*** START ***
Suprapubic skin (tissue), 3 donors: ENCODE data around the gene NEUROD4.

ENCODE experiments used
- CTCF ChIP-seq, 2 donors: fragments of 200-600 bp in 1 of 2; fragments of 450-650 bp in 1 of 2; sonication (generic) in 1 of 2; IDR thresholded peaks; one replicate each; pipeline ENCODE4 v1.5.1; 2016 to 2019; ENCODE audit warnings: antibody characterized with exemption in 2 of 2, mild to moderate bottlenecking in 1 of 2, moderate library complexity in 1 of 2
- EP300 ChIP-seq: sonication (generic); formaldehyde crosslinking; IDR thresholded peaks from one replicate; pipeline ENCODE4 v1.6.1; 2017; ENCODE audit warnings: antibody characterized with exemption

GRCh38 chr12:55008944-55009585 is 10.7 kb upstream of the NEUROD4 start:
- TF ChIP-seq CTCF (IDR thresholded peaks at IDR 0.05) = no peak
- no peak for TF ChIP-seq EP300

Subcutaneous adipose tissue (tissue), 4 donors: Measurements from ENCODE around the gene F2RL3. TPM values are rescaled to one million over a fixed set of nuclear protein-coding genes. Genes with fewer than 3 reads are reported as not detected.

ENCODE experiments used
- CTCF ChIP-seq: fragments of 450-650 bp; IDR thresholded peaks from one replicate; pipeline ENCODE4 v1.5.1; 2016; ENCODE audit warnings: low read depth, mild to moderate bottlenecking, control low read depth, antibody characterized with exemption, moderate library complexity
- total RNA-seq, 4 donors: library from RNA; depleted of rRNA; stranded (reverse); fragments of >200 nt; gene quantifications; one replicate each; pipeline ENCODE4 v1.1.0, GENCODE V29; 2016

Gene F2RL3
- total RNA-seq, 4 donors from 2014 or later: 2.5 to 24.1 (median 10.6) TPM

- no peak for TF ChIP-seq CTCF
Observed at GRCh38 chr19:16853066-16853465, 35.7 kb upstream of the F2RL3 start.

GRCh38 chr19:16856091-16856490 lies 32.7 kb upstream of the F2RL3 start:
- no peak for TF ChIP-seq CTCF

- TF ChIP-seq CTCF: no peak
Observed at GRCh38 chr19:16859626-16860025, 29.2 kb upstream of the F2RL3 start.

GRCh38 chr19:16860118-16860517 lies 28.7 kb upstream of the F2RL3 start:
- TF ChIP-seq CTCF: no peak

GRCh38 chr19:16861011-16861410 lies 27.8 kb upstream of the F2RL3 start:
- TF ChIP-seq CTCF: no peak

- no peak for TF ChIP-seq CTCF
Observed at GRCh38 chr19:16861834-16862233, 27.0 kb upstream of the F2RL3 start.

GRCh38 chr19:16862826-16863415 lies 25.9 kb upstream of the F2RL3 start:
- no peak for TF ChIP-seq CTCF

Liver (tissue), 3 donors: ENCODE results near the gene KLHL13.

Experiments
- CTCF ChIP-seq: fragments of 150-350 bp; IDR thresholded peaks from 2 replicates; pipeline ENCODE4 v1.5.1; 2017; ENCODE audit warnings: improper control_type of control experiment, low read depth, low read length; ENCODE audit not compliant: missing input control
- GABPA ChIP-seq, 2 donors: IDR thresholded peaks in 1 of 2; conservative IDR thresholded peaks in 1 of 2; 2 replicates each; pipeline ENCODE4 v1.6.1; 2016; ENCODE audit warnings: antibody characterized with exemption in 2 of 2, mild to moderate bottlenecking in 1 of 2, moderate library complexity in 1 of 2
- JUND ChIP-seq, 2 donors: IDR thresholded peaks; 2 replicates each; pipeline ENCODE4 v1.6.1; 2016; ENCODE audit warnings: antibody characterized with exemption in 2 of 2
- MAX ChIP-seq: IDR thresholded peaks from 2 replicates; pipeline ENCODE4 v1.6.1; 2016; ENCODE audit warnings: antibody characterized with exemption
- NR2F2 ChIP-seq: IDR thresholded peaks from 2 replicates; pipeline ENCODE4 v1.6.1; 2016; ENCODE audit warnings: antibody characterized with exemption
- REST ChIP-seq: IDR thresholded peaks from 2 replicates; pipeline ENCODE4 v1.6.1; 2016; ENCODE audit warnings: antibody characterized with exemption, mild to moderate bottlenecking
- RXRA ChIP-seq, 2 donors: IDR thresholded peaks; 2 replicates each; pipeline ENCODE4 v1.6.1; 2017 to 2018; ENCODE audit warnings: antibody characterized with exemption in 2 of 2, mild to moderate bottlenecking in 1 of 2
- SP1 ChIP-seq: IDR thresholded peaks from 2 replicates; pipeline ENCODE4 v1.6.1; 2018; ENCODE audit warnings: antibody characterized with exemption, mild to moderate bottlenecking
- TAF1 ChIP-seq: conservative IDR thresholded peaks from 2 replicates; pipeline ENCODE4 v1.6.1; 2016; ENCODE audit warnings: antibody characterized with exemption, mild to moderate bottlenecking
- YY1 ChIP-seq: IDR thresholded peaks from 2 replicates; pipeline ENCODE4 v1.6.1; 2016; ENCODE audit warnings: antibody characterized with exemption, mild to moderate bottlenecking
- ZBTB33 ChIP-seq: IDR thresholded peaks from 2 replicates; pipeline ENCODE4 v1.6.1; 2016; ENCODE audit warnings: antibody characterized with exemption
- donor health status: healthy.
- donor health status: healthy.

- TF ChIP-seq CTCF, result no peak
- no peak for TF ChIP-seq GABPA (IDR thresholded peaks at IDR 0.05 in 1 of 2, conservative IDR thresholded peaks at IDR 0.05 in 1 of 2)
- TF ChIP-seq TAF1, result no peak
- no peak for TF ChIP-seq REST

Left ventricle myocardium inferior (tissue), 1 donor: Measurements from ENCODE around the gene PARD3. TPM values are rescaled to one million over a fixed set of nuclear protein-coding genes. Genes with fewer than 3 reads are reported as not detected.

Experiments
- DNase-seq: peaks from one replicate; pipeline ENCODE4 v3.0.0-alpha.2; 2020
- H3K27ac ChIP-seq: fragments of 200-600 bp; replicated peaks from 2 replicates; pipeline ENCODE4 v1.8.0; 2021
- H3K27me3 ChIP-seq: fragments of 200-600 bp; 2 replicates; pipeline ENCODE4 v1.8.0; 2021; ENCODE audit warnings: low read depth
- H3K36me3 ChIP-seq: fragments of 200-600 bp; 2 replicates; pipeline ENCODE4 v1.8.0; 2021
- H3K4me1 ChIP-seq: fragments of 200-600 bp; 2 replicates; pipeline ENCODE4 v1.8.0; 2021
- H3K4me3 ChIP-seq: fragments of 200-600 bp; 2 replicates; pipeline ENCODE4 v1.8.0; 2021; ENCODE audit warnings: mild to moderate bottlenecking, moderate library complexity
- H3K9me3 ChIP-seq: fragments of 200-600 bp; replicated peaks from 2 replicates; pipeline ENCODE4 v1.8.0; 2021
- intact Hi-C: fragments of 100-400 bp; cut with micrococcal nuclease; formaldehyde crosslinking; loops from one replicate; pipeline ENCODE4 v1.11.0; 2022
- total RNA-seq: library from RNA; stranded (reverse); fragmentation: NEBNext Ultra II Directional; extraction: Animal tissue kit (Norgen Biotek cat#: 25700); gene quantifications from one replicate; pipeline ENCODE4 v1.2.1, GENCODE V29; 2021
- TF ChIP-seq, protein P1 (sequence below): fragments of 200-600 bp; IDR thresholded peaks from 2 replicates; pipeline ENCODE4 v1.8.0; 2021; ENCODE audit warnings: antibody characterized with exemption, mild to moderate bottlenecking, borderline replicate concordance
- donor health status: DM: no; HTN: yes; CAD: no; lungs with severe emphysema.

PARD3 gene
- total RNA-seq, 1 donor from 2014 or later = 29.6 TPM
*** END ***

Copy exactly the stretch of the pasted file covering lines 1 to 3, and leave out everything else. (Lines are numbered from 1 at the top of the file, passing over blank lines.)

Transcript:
Suprapubic skin (tissue), 3 donors: ENCODE data around the gene NEUROD4.

ENCODE experiments used
- CTCF ChIP-seq, 2 donors: fragments of 200-600 bp in 1 of 2; fragments of 450-650 bp in 1 of 2; sonication (generic) in 1 of 2; IDR thresholded peaks; one replicate each; pipeline ENCODE4 v1.5.1; 2016 to 2019; ENCODE audit warnings: antibody characterized with exemption in 2 of 2, mild to moderate bottlenecking in 1 of 2, moderate library complexity in 1 of 2